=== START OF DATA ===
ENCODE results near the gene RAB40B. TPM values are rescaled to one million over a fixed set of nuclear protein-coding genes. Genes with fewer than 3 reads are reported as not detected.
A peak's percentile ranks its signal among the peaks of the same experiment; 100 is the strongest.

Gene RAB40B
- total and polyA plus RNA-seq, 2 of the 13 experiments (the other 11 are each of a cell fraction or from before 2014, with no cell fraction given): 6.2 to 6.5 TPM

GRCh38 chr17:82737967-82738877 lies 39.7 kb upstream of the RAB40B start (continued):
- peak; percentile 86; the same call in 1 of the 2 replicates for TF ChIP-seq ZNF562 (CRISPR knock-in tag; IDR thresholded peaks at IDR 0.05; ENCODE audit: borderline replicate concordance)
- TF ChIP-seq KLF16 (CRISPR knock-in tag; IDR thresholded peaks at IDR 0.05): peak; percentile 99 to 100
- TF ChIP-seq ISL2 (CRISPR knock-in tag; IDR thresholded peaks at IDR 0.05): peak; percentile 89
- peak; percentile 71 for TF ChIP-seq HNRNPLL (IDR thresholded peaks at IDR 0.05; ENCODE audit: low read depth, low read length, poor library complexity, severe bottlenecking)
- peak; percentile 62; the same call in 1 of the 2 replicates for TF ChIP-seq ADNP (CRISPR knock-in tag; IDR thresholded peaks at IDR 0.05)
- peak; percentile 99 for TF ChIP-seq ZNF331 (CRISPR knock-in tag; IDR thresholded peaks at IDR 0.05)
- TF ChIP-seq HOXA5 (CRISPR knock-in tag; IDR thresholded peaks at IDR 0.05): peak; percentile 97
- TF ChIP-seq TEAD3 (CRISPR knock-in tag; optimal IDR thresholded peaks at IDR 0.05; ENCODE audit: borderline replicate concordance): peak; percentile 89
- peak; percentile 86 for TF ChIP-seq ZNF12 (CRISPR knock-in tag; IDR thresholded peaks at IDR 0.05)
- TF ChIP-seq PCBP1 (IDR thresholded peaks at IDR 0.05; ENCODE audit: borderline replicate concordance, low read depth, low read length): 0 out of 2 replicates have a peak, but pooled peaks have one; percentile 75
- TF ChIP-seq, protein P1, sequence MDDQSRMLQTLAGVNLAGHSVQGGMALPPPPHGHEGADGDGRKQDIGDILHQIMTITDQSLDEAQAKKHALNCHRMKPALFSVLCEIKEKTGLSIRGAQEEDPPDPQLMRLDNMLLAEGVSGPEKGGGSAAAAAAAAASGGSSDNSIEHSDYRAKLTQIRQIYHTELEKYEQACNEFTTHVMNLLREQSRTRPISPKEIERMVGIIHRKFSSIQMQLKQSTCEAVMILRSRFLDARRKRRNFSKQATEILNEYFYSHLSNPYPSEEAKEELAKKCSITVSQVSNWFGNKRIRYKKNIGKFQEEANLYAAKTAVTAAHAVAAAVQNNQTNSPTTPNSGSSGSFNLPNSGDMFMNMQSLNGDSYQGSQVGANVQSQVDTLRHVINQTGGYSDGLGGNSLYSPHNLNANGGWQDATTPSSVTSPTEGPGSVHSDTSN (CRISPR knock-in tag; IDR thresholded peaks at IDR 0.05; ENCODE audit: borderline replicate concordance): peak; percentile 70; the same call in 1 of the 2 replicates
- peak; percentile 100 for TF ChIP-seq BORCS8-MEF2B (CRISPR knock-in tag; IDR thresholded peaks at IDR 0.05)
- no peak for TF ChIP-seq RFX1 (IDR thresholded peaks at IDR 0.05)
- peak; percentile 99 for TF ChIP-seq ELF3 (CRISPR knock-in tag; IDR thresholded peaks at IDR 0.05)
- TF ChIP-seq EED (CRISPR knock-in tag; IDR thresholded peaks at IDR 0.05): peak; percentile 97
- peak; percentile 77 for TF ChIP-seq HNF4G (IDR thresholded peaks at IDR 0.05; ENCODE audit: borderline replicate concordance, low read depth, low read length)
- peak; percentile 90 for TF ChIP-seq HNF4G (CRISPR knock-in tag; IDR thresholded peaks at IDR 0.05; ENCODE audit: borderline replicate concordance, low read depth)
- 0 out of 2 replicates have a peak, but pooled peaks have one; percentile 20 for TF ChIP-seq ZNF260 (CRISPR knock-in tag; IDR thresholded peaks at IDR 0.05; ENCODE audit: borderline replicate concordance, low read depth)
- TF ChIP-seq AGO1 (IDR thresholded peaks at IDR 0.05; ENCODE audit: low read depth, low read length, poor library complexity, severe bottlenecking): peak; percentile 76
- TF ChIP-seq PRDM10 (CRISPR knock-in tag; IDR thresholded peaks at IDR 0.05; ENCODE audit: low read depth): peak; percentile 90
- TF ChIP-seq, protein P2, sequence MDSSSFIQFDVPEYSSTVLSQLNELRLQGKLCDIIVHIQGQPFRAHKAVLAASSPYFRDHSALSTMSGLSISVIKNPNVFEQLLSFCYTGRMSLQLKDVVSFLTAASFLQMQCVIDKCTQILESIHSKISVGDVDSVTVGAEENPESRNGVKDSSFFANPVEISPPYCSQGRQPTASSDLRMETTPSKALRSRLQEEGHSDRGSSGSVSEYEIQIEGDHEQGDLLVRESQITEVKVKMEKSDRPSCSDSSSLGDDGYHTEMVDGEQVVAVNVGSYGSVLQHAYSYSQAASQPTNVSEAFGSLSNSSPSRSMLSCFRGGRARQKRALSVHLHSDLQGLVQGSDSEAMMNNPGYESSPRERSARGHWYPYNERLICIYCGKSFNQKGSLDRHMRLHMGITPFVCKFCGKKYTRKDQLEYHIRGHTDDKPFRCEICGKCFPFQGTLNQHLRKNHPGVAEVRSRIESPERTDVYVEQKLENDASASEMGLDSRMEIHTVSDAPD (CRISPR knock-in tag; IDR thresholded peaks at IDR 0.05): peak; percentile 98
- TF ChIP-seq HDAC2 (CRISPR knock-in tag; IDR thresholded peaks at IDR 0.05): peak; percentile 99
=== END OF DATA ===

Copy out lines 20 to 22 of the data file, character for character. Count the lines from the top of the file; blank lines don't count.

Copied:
- TF ChIP-seq EED (CRISPR knock-in tag; IDR thresholded peaks at IDR 0.05): peak; percentile 97
- peak; percentile 77 for TF ChIP-seq HNF4G (IDR thresholded peaks at IDR 0.05; ENCODE audit: borderline replicate concordance, low read depth, low read length)
- peak; percentile 90 for TF ChIP-seq HNF4G (CRISPR knock-in tag; IDR thresholded peaks at IDR 0.05; ENCODE audit: borderline replicate concordance, low read depth)